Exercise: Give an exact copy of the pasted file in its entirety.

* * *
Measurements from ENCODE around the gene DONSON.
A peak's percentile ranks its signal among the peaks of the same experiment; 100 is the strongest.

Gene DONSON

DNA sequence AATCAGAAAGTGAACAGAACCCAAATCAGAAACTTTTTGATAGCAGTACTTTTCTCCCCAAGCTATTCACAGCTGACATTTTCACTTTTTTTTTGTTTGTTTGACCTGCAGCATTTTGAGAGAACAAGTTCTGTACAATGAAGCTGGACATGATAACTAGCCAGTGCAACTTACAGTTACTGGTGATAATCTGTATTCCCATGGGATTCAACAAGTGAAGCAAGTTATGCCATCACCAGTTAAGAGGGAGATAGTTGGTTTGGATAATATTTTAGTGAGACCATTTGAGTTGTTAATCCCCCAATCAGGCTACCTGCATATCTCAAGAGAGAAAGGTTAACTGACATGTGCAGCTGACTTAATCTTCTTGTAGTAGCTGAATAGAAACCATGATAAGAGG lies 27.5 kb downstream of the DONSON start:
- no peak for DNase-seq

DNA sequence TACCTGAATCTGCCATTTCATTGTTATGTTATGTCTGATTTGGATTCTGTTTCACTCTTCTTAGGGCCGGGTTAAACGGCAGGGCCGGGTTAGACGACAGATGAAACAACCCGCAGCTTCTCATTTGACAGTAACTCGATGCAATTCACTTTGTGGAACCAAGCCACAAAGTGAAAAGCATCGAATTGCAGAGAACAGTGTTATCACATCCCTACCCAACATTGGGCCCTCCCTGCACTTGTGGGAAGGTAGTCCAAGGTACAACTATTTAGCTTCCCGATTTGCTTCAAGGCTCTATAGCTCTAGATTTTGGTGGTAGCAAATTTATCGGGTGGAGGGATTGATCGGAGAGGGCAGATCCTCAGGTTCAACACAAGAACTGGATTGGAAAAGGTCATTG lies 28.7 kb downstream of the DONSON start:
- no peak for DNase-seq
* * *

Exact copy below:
Measurements from ENCODE around the gene DONSON.
A peak's percentile ranks its signal among the peaks of the same experiment; 100 is the strongest.

Gene DONSON

DNA sequence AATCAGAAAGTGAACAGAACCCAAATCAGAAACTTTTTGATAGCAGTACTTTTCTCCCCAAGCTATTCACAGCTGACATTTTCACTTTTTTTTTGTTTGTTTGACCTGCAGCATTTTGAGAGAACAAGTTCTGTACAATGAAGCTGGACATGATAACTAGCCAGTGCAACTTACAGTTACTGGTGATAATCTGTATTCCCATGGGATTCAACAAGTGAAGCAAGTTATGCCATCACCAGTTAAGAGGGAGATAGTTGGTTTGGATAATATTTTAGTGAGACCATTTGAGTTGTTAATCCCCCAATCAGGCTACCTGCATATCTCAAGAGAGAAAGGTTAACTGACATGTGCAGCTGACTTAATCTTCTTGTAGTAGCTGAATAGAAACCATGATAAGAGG lies 27.5 kb downstream of the DONSON start:
- no peak for DNase-seq

DNA sequence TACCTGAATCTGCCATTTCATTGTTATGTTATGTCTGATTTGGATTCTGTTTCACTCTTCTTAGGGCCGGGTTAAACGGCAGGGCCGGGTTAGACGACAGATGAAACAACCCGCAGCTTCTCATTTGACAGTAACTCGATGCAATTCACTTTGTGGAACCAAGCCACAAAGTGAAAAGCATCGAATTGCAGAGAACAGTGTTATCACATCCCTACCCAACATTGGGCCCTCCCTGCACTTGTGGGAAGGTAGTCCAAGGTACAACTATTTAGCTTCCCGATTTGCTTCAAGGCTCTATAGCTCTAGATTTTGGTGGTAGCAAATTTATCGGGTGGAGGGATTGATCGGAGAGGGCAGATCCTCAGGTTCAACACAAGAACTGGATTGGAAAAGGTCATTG lies 28.7 kb downstream of the DONSON start:
- no peak for DNase-seq